In this paper, we provide the first firm-level evidence on the importance of culture, and its interdependence with legal (formal) institutions in affecting firms' use of external financing to fund growth. We conjecture that culture, after controlling for its macro-economic impact through political and legal institutions, has a direct micro-economic effect on firm-level growth. Using an international sample of 42,341 firms from 56 countries over the period 1989 to 2012, we find support for our hypothesis that cultural dimensions of individualism, masculinity, uncertainty avoidance and power distance affect firm's ability to overcome financial constraints, with individualism exhibiting a strong robust impact compared to the other dimensions. We further find that the link between individualism and growth is stronger in countries with low access to finance, suggesting that firms' ability to overcome financial constraints is more affected by individualism when access to finance is lower.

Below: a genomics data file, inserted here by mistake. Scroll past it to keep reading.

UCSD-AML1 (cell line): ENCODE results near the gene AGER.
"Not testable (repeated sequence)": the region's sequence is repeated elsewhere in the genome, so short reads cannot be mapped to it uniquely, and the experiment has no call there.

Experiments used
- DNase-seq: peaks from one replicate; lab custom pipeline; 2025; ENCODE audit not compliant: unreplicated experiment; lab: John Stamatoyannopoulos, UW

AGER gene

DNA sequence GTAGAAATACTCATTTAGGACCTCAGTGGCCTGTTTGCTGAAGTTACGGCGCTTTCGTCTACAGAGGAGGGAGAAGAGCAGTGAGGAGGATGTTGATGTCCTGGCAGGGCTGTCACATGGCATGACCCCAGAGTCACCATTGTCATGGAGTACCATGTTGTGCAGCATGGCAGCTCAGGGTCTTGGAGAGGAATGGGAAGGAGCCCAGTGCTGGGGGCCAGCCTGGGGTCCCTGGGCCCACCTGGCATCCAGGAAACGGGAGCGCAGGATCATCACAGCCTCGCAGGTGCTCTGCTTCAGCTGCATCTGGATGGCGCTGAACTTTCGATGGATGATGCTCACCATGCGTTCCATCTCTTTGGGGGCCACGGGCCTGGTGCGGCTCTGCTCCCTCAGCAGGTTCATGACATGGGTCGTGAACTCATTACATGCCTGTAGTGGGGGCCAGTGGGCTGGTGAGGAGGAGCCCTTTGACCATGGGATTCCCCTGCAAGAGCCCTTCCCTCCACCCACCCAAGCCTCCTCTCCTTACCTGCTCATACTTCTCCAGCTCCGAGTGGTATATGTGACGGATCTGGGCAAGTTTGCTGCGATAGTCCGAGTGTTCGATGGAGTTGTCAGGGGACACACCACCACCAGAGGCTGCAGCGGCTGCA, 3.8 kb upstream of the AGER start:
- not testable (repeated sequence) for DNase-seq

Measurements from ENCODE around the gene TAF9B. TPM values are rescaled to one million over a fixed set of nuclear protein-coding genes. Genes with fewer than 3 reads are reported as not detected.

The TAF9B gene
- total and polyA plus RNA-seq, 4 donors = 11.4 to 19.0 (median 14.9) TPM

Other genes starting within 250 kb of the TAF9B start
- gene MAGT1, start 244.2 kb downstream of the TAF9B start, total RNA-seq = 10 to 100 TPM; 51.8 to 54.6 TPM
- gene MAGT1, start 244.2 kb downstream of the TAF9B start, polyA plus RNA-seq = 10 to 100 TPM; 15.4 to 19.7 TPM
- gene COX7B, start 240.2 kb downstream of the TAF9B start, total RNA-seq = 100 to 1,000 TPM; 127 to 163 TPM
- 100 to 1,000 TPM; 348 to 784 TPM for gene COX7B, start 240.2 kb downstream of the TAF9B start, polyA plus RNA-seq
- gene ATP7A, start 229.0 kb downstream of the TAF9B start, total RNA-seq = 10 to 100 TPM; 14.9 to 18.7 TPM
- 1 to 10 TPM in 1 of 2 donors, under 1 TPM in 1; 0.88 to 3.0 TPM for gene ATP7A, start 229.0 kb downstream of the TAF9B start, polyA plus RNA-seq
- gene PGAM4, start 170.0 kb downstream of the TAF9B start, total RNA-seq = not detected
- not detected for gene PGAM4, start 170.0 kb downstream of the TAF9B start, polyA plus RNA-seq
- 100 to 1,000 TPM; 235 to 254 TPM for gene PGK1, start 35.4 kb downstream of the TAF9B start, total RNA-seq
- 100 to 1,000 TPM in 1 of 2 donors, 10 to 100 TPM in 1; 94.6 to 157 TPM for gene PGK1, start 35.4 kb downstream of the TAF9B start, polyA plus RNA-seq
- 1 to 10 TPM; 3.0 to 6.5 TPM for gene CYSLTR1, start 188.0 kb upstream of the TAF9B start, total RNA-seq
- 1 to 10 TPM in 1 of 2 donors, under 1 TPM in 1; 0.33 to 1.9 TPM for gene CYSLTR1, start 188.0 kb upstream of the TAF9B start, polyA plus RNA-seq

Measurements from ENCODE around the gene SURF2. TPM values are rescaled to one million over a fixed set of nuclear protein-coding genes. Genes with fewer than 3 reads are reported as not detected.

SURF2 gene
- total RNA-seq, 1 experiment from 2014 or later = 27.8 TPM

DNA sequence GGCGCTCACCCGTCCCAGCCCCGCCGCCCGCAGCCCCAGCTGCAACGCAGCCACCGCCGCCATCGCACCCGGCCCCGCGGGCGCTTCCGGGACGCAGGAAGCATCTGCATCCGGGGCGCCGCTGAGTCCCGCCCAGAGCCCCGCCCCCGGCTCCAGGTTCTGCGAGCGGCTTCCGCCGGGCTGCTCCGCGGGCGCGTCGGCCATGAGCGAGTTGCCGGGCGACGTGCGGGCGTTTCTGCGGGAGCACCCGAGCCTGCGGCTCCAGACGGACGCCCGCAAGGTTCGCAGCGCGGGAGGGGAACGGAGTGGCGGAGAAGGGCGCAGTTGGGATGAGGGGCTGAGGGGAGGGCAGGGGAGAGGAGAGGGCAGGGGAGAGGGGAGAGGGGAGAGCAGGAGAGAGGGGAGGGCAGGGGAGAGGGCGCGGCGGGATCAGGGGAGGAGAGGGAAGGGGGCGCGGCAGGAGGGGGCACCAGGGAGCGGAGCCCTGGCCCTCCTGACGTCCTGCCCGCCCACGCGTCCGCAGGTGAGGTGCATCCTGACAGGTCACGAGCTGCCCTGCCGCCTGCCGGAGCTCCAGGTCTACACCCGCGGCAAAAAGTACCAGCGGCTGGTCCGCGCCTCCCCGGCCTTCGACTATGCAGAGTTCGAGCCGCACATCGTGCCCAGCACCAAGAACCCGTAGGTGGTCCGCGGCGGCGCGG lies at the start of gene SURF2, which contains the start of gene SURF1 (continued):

- Legal environment
ASJC Scopus subject areas
- Business and International Management
- Economics and Econometrics
- Strategy and Management